There are critical differences between the real life drama of Mme Plessis and that of our heroine tonight – Violetta. It is recorded that Mme Plessis, refusing to give up her lavish lifestyle (as well as the other men in her life), caused the financial collapse of Alexandre Dumas. Further, it was the writer who had initiated a seperation – as it were, having awaken from the stormy affair. It is not surprising hence to find, in a very Freudian way, that Dumas chose to represent Marguerite as a much purer woman in his book – one who pawns her belongings so as not to become a burden to her lover – Armand Duval. Dumas further romanticizes and idealised the philantrophic courtesan and propels her into heroic proportions through not only her early death – that as it were punishes and purges the sins of her reprobate lifestyle – but also in her act of superhuman sacrifice in which she trades her last days of happiness in deference to the marriage of Duvals sister.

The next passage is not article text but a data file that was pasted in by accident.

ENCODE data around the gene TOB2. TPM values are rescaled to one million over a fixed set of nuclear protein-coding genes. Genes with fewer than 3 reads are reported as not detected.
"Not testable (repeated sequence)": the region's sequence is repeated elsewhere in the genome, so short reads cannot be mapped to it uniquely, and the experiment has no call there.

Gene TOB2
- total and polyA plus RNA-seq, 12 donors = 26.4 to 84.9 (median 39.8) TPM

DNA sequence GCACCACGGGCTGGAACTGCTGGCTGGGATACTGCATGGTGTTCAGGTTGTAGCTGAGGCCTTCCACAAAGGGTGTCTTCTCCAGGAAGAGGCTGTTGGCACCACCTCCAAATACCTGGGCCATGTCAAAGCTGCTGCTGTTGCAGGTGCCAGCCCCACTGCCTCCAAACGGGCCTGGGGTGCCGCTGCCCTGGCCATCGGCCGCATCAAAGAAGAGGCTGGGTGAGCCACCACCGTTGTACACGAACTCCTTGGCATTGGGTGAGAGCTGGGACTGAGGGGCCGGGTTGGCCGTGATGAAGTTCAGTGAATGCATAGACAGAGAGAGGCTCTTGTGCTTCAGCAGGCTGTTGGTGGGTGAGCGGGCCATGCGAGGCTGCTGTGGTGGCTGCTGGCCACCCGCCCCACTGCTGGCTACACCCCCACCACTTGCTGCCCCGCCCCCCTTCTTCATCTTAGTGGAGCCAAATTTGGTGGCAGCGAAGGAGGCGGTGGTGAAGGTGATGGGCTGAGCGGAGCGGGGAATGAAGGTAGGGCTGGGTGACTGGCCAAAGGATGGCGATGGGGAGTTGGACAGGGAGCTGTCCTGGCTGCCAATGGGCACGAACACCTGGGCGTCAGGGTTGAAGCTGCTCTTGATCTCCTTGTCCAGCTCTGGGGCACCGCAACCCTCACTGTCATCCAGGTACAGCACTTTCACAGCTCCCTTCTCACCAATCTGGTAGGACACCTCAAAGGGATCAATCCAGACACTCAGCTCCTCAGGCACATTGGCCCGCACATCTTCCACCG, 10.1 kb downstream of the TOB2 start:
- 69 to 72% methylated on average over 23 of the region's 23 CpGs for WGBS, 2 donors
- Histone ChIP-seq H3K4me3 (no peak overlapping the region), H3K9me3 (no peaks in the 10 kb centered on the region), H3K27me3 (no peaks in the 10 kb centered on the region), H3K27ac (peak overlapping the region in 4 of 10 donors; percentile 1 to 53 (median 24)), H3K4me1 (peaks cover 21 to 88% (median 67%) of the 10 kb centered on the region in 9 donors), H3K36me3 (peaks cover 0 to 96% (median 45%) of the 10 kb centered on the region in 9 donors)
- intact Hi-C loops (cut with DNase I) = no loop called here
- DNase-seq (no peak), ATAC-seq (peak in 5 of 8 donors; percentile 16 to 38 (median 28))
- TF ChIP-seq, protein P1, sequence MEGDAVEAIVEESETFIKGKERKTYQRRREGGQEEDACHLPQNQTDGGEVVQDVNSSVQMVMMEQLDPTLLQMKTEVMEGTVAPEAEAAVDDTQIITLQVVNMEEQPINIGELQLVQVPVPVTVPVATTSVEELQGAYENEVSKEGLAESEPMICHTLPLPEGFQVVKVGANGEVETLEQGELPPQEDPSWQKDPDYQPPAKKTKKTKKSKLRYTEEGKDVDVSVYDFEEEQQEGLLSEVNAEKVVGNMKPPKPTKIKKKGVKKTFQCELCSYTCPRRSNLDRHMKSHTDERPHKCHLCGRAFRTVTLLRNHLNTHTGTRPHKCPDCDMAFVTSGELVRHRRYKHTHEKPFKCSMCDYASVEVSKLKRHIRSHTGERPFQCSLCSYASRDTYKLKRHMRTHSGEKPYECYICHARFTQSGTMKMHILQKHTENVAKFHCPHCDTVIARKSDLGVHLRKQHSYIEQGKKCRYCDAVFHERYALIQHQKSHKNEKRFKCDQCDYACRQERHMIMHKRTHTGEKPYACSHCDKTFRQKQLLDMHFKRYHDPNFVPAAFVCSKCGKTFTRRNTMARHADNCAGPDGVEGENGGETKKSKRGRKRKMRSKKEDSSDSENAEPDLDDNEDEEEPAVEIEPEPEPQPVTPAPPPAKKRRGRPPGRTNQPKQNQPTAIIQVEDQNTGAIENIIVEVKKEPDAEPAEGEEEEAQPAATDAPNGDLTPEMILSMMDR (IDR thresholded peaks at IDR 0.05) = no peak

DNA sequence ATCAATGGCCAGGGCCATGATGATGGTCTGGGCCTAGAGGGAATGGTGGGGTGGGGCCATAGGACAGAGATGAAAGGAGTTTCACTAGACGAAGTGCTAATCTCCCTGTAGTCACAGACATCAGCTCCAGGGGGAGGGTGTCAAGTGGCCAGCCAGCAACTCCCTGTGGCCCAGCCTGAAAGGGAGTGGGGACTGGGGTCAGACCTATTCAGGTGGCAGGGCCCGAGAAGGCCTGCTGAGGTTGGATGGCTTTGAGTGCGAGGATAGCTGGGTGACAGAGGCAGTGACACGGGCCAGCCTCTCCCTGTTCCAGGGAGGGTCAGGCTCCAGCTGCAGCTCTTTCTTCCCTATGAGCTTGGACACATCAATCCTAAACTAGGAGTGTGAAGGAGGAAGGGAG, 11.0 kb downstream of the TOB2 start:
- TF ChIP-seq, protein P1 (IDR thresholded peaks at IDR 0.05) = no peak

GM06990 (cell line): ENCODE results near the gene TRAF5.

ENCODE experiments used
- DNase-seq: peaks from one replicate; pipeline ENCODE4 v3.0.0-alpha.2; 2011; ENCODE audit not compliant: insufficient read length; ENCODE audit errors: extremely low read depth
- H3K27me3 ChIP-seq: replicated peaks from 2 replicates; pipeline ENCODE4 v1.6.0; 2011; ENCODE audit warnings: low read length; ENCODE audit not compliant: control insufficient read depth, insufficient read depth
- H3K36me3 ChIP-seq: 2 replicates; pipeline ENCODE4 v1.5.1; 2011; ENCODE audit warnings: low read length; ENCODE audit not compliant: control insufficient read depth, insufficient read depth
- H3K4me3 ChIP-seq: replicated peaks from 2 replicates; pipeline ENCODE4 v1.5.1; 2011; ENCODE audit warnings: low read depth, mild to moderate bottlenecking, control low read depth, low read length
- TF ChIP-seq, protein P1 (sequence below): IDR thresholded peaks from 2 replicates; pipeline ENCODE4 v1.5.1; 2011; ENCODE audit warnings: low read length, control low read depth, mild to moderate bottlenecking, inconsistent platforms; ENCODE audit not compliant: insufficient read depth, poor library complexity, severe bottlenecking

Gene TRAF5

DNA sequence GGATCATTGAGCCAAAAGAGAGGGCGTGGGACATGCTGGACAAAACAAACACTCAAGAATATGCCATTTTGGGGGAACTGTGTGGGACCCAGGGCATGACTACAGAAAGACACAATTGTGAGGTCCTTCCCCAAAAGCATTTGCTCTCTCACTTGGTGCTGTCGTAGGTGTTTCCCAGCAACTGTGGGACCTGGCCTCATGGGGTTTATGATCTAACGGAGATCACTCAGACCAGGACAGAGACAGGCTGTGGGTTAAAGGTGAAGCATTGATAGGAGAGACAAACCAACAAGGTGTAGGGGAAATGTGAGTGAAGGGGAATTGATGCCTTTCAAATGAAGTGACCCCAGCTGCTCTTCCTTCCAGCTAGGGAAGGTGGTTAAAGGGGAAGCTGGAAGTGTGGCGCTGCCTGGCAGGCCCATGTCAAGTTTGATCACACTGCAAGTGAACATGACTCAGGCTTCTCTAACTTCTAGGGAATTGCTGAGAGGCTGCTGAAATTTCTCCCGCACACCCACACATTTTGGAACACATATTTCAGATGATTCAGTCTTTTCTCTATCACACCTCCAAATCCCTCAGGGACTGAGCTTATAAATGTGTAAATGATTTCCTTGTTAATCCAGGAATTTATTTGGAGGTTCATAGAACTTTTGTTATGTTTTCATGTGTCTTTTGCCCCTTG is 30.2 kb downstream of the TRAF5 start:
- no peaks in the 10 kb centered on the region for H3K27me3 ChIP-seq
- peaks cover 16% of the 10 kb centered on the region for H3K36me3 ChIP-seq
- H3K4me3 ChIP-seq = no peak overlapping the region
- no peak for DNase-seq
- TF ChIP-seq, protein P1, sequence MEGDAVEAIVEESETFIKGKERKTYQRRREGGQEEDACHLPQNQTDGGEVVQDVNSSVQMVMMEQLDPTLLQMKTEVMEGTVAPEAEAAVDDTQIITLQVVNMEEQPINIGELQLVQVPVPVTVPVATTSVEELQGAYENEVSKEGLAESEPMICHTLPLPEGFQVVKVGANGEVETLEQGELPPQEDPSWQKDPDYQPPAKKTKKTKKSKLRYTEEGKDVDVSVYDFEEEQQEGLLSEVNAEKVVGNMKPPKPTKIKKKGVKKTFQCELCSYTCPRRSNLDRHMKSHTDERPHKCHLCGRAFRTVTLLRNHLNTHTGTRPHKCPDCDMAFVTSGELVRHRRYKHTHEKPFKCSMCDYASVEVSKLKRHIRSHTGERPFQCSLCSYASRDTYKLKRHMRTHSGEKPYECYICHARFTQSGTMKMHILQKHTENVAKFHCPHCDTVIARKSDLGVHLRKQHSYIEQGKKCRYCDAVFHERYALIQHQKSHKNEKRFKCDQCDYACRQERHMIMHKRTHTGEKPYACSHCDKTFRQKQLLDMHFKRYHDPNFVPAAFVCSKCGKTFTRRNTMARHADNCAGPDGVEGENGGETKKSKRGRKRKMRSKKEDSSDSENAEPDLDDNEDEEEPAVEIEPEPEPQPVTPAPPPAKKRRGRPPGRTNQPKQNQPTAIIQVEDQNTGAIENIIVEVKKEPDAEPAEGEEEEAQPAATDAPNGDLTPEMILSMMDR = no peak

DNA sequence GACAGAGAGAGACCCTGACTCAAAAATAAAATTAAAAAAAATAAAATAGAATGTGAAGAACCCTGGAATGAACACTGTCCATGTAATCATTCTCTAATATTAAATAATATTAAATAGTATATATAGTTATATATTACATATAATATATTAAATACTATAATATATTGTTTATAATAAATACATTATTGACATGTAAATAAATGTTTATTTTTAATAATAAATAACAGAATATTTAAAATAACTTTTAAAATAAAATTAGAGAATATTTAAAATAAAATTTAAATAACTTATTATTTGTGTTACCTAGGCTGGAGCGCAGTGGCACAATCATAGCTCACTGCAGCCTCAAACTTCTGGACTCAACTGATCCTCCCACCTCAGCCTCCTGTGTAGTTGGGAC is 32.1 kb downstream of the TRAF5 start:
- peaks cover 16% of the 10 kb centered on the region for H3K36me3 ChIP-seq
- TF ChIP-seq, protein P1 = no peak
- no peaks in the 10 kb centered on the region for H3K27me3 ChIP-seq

This is the version that Verdi (right, in 1870) found favour with. Verdi had said in a letter to Piave, that he had “found the subject matter fit for their (our) age”. Dumas’ moralizing aim is thus preserved in Verdis La Traviata – “Though God should show His mercy, man will never forgive her.”
In Singapore, this set is available at or can be ordered from Sing Discs (Raffles City), Tower Records (Pacific Plaza & Suntec City), or HMV (The Heeren).
295: 20.9.98; up.21.3.1999 Ng Yeuk Fan